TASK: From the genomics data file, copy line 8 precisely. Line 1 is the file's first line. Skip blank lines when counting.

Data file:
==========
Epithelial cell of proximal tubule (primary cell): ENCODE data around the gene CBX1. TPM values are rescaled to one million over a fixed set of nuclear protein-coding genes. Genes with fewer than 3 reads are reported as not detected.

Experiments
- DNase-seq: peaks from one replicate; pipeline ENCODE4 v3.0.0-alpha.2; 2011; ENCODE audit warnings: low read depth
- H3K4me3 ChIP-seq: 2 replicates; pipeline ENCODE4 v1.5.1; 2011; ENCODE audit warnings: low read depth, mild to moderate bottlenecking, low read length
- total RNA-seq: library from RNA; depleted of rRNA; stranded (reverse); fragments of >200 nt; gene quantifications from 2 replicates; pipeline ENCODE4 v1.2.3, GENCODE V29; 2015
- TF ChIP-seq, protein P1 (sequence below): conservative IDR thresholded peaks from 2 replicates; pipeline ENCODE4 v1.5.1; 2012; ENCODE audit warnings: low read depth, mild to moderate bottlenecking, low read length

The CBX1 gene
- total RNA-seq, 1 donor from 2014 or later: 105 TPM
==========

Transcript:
- total RNA-seq, 1 donor from 2014 or later: 105 TPM